A new preprint on the mirror matter hypothesis by R. Foot and T.L. Loon has appeared. My observation that cratering rates on the Moon point to the presence of mirror asteroids in our solar system is also included.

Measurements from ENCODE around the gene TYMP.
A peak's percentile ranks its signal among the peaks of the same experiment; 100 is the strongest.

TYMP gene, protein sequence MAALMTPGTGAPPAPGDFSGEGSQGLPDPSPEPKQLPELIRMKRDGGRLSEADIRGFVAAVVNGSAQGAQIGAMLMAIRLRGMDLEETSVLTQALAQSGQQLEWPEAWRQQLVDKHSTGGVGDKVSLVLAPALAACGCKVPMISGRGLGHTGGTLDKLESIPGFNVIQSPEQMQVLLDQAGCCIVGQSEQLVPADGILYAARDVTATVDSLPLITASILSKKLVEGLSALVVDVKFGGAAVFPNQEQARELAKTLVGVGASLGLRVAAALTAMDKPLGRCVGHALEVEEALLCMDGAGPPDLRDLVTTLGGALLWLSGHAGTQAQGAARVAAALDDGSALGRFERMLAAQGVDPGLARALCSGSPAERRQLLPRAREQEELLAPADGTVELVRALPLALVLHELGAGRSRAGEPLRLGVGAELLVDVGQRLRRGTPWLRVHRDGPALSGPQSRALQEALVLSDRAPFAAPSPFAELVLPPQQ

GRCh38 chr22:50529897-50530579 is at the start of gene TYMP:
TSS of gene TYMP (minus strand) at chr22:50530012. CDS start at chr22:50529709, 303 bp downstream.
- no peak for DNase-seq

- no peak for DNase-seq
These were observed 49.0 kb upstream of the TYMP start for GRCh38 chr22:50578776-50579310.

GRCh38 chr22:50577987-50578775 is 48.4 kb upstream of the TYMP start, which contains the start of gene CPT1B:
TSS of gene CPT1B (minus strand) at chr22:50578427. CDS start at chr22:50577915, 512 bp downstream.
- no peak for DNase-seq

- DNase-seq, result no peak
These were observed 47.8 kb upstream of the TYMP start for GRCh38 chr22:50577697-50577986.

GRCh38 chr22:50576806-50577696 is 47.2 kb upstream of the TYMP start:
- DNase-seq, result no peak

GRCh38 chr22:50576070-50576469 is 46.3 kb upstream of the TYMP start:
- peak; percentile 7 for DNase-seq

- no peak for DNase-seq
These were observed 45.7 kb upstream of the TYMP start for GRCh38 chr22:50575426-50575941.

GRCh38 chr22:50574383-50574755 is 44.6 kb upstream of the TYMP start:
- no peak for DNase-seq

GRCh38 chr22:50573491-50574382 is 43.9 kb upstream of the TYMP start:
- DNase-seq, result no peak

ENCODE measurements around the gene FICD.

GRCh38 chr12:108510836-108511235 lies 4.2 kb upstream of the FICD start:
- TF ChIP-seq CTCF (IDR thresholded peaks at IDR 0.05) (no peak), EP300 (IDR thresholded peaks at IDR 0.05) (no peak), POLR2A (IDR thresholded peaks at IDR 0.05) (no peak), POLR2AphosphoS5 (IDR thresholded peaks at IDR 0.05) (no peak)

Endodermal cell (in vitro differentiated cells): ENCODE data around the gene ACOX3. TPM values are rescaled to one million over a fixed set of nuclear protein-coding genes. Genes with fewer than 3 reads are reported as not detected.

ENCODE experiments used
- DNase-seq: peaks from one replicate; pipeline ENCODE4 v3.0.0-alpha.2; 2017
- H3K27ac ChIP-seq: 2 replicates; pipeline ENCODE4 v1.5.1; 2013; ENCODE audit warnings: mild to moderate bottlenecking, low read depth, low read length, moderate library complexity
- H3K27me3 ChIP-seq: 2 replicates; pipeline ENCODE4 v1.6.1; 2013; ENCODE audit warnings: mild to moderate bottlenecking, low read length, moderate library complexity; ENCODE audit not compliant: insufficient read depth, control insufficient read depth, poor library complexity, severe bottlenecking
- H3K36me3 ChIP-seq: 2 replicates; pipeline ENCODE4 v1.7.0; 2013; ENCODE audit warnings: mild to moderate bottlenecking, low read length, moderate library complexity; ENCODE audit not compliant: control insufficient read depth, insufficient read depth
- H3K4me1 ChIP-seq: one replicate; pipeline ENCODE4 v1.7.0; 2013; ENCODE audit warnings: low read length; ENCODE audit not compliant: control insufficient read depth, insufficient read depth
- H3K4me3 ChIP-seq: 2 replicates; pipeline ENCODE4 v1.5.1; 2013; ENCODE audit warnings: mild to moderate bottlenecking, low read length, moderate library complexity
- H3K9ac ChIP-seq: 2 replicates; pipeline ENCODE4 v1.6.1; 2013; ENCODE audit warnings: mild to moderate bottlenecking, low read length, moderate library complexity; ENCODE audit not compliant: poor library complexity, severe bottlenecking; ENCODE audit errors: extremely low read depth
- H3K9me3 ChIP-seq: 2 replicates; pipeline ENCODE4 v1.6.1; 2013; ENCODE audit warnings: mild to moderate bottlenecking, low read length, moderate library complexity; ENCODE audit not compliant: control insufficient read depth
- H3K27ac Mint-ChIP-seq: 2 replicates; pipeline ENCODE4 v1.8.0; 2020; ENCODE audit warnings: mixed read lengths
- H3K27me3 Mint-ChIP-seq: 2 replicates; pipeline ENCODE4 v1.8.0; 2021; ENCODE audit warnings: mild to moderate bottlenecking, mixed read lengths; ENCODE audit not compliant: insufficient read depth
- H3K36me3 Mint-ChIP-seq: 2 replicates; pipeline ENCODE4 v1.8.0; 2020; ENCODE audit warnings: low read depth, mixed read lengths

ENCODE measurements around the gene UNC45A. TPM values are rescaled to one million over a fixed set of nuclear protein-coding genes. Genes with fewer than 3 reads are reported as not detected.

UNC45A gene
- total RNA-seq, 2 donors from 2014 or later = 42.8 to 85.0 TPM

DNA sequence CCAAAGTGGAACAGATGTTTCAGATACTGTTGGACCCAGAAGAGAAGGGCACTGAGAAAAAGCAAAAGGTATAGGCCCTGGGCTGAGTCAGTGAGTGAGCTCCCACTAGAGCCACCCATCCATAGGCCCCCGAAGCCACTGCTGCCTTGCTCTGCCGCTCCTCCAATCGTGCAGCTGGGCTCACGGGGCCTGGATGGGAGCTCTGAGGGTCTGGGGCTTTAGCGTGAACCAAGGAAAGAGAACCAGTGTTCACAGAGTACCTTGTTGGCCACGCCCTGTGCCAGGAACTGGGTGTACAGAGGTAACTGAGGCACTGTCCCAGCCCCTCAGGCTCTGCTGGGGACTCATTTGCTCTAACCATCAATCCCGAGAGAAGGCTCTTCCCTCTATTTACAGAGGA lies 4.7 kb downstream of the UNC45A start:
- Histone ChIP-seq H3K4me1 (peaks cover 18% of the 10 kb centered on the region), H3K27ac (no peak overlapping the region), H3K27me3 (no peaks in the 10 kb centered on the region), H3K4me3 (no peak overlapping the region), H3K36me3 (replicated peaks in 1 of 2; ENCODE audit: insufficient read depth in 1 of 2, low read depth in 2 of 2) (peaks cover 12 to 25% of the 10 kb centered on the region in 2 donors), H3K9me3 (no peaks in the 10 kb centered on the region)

See: http://xxx.lanl.gov/abs/astro-ph/0203152 Abstract: There are a number of very puzzling meteoritic events including (a) The Tunguska event. It is the only known example of a low altitude atmospheric explosion. It is also the largest recorded event. Remarkably no fragments or significant chemical traces have ever been recovered. (b) Anomalous low altitude fireballs which (in some cases) have been observed to hit the ground. The absence of fragments is particularly striking in these cases, but this is not the only reason they are anomalous. On the other hand, there is strong evidence that most of our galaxy is made from exotic dark material - `dark matter'. Mirror matter is one well motivated dark matter candidate, since it is dark and stable and it is required to exist if particle interactions are mirror symmetric. If mirror matter is the dark matter, then some amount must exist in our solar system. We demonstrate that the mirror matter theory allows for a simple explanation for the puzzling meteoritic events [both (a) and (b)] if they are due to mirror matter space-bodies. A direct consequence of this explanation is that mirror matter fragments should exist in (or on) the ground at various impact sites. The properties of this potentially recoverable material depend importantly on the sign of the photon-mirror photon kinetic mixing parameter, $\epsilon$. We argue that the broad characteristics of the anomalous events suggests that $\epsilon$ is probably negative. Strategies for detecting mirror matter in the ground are discussed.